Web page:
Nurse raises money to buy iPads for hospitals
Fundraising inspired by the comfort of video calls with her father before he died from COVID-19
A nurse is raising money to buy iPads for hospitals after using one to communicate with her dying father in his final hours.
Adult nursing senior lecturer Aimee Hilton said her father, James Spalding, was admitted to the Royal Cornwall Hospital in Truro in March after reacting to a skin cancer treatment, and then contracted COVID-19.
‘iPad enabled me to play him music and reassure him when he needed it’
Ms Hilton, who works at the University of the West of England in Bristol, asked to be permitted to help care for her father, but was not allowed to due to trust rules barring visitors.
Mr Spalding had no phone, so Ms Hilton said she and her stepmother initially had to keep calling staff for updates on his condition.
But when he was moved to an isolation unit, hospital staff told her they had bought an iPad for patients and suggested the family use video calls to talk to him.
Ms Hilton says this enabled her to communicate with her father for the final six hours of his life, and was a great comfort. ‘Although I couldn’t hold his hand, I could play him music and reassure him when he needed it,’ she said.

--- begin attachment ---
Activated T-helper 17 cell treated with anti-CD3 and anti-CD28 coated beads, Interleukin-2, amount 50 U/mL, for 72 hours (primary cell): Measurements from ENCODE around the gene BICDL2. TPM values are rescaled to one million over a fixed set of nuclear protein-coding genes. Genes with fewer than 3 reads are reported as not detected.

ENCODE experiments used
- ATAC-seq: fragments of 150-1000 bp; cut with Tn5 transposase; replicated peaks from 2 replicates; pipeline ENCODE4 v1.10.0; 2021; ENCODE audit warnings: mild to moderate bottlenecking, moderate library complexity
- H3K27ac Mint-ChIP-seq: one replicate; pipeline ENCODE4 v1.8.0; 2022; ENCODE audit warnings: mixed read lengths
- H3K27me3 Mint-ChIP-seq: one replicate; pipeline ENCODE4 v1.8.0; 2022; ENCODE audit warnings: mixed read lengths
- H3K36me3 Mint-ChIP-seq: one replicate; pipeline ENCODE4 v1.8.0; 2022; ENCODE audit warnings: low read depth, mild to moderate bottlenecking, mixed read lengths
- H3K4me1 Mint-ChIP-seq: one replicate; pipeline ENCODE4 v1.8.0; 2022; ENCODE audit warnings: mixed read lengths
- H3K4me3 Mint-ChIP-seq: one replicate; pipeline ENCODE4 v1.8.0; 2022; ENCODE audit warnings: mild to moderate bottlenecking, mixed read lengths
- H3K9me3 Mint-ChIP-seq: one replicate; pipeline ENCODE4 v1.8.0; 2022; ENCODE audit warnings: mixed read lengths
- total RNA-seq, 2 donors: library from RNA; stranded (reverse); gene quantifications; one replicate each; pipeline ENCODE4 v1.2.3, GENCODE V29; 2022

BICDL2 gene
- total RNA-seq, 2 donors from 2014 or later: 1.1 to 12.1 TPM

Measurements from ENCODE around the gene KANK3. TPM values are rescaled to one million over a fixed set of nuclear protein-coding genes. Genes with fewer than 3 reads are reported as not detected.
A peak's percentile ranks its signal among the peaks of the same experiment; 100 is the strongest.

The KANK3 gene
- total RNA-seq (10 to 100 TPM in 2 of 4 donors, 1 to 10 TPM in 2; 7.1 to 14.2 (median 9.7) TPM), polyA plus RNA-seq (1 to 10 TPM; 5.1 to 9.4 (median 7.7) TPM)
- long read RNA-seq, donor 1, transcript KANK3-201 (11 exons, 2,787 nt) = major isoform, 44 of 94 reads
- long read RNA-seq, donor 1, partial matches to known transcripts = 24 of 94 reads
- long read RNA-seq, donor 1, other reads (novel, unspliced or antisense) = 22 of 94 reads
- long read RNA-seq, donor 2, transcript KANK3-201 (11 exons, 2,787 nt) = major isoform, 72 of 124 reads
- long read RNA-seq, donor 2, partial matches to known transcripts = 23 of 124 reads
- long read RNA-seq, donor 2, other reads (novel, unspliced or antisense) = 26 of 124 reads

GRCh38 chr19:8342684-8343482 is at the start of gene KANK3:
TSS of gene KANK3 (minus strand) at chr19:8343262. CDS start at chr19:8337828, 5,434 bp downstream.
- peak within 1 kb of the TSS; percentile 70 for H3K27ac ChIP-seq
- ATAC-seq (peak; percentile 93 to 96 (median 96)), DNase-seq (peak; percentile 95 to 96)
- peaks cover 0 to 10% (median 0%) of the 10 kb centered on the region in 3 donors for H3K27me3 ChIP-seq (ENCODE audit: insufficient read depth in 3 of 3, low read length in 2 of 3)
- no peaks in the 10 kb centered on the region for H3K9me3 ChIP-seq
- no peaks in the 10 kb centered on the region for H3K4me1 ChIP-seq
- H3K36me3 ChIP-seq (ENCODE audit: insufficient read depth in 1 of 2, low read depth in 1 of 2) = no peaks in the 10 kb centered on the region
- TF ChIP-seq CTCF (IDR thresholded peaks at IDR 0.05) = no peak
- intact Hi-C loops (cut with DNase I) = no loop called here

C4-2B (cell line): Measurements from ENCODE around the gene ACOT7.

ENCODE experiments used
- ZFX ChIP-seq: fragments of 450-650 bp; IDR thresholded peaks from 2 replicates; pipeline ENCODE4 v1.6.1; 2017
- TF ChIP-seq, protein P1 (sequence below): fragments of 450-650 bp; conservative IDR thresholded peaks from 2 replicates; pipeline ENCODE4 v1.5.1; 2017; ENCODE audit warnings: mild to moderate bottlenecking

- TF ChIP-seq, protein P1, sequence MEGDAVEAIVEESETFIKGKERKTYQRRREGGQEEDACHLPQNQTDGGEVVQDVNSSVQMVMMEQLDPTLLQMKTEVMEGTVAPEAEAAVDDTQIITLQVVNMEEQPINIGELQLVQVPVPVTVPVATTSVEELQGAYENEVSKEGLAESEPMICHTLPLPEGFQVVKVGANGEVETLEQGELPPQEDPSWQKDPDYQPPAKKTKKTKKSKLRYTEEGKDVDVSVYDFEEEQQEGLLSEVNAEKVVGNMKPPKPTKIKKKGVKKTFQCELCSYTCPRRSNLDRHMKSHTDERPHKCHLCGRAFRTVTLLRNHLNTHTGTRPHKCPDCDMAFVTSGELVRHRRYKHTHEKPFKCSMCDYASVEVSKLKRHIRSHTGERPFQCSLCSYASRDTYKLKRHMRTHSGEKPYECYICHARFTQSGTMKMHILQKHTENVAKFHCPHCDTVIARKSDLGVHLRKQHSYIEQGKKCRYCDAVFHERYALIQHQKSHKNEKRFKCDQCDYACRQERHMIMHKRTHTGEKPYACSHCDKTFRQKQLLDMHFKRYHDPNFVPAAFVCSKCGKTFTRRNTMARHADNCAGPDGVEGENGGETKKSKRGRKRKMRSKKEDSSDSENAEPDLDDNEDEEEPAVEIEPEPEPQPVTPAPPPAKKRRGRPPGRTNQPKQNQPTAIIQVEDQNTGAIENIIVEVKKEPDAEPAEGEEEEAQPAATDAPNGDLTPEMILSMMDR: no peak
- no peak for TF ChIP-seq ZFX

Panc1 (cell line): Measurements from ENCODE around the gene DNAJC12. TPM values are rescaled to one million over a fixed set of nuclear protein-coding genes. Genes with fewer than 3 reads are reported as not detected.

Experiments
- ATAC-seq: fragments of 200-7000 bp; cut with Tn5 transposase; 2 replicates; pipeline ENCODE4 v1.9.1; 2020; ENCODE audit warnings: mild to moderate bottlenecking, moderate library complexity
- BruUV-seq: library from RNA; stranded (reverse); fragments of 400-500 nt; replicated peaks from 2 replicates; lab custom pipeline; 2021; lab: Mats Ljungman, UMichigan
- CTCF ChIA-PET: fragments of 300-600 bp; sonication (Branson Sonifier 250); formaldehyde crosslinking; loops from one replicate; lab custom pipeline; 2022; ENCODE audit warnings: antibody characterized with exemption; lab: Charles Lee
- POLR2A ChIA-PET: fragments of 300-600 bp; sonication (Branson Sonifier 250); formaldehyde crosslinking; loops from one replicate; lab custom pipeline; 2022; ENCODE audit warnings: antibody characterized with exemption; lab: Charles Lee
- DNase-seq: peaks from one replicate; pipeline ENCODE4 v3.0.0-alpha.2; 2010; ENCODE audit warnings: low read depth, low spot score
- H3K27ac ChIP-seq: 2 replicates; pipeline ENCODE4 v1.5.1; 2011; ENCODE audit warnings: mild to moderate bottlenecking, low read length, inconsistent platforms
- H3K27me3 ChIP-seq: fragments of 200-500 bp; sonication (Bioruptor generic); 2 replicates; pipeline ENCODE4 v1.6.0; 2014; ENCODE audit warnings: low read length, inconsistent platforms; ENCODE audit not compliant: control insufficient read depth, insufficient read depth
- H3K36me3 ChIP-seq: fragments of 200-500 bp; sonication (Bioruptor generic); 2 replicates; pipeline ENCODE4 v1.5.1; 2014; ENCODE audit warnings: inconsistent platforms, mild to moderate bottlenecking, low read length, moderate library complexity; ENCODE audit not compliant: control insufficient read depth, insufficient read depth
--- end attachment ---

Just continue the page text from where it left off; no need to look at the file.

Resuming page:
Communication will offer families comfort
‘I will never know the impact or comfort this offered dad, but I know it will offer me comfort in years to come.’
Wanting to provide the same opportunity to other families, Ms Hilton set out to raise enough money to get another iPad for the Royal Cornwall Hospital.
The response to her fundraising enabled her to buy 18 of the devices and she is now donating them across south west England.
‘I will go on as long as people donate money, I will keep going,’ she said.
Many loved ones have been unable to visit
One recipient is St Peter’s Hospice in Bristol, where director of patient care Chris Benson said it made a wonderful difference to patients.
‘While we have allowed single visitors throughout the pandemic, this has still meant many loved ones have not been able to visit or see each other,’ she said.
‘Not all of our patients have a smartphone or tablet, and the iPad allows those patients to connect with the people most important to them.’
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